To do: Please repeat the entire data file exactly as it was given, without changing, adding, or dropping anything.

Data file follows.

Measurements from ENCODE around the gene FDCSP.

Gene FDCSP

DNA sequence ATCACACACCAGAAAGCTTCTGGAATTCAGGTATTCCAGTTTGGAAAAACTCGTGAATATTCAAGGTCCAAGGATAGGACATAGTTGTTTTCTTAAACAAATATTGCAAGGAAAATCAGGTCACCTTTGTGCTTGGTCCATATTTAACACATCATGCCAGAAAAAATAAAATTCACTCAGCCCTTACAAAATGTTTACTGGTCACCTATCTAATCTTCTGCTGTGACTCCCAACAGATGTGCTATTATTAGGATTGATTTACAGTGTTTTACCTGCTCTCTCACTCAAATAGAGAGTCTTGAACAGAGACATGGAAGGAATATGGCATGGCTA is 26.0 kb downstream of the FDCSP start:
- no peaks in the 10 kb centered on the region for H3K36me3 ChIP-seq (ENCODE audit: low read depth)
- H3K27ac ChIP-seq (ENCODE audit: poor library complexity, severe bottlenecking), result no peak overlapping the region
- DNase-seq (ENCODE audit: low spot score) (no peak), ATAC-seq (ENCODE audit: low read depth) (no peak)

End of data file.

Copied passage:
Measurements from ENCODE around the gene FDCSP.

Gene FDCSP

DNA sequence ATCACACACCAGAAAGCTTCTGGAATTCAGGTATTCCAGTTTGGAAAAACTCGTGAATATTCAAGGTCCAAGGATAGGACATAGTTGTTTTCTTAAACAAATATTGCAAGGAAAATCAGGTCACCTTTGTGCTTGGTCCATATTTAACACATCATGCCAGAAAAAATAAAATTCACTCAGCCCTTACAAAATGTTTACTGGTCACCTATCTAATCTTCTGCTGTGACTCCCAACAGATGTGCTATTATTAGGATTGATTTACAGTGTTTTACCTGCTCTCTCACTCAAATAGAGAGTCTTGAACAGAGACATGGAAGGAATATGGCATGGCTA is 26.0 kb downstream of the FDCSP start:
- no peaks in the 10 kb centered on the region for H3K36me3 ChIP-seq (ENCODE audit: low read depth)
- H3K27ac ChIP-seq (ENCODE audit: poor library complexity, severe bottlenecking), result no peak overlapping the region
- DNase-seq (ENCODE audit: low spot score) (no peak), ATAC-seq (ENCODE audit: low read depth) (no peak)